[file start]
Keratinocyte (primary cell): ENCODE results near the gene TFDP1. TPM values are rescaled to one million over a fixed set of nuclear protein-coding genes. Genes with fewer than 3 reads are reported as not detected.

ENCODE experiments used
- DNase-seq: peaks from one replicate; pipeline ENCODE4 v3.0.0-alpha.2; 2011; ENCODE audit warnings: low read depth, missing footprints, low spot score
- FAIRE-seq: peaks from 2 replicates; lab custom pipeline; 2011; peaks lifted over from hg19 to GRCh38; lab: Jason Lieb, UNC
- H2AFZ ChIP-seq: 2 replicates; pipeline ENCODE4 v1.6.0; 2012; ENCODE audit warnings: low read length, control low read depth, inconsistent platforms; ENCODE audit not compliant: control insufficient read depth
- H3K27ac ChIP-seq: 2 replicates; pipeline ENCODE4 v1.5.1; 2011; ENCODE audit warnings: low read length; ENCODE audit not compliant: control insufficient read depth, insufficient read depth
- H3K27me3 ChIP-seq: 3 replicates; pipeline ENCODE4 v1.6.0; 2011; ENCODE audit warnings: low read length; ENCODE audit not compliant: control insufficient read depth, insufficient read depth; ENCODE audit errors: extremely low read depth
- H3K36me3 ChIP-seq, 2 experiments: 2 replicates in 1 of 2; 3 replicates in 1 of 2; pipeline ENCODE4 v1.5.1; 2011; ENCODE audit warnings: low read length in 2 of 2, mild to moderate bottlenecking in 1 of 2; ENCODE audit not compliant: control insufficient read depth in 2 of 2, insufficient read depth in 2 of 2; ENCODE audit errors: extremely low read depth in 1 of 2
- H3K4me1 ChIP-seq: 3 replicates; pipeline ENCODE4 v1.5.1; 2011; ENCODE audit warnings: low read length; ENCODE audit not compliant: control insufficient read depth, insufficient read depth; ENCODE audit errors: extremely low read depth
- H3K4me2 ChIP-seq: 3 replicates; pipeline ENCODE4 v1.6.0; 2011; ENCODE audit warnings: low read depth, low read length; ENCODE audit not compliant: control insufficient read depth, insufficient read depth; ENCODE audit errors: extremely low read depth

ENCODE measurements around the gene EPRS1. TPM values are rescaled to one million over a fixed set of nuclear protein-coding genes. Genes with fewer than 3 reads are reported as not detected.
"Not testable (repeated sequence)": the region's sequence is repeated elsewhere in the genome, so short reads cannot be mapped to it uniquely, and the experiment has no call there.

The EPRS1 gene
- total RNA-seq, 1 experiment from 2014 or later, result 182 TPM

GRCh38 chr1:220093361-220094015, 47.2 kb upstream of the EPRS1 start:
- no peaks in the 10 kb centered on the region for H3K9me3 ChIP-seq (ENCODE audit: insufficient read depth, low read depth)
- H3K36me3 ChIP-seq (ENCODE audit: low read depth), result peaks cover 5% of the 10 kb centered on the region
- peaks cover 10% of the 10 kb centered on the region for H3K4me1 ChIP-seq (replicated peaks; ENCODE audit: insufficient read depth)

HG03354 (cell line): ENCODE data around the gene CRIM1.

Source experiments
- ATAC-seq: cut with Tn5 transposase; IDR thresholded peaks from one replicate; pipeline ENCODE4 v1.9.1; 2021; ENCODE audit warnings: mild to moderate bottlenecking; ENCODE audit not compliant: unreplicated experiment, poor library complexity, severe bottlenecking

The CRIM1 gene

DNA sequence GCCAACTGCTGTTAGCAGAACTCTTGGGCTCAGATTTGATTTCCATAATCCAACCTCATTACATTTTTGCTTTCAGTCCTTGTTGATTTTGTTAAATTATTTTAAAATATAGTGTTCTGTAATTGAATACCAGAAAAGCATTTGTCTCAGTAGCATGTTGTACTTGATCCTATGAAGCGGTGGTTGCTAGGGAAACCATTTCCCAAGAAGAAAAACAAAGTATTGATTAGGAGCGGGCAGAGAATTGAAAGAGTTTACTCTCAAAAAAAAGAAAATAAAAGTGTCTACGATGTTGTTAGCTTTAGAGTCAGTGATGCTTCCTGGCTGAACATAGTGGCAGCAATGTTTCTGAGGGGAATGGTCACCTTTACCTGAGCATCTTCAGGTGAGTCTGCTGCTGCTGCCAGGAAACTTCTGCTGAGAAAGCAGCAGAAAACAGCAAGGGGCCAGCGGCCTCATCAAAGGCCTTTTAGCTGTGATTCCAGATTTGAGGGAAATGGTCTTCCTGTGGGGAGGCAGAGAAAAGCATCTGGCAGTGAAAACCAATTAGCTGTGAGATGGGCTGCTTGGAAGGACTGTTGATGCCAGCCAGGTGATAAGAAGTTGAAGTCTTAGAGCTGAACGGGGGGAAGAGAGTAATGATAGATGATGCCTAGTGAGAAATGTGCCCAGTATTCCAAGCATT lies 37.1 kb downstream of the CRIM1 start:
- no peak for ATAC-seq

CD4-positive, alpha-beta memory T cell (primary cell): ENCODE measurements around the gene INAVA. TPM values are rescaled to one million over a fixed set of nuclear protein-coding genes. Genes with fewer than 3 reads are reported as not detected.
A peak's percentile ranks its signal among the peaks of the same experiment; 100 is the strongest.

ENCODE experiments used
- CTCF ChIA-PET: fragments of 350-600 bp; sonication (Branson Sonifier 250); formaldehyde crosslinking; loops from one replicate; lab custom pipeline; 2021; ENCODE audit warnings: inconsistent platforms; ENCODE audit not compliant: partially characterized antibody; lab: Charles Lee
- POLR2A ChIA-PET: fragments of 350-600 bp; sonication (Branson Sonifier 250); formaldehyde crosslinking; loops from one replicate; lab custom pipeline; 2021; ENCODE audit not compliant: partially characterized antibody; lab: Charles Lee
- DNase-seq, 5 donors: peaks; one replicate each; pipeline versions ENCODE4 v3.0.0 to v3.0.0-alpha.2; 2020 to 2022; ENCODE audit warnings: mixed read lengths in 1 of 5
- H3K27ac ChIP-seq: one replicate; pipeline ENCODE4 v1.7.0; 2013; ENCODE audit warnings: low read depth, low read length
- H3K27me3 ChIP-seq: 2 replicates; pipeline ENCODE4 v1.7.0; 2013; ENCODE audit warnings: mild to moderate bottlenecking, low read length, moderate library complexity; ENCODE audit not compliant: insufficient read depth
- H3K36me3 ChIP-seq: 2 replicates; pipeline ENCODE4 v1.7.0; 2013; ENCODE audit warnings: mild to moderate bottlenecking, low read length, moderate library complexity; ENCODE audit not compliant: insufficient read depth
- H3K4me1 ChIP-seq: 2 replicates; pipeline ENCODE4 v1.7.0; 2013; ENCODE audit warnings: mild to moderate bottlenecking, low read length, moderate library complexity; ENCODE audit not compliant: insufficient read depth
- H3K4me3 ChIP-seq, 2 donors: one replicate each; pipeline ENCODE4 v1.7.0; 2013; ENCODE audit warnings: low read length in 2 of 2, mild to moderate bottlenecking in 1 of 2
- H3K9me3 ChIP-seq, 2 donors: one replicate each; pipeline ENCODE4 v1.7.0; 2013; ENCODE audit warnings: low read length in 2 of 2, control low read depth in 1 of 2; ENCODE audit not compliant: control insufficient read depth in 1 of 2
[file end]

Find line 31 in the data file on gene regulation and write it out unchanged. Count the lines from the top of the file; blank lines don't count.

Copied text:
- H3K27ac ChIP-seq: one replicate; pipeline ENCODE4 v1.7.0; 2013; ENCODE audit warnings: low read depth, low read length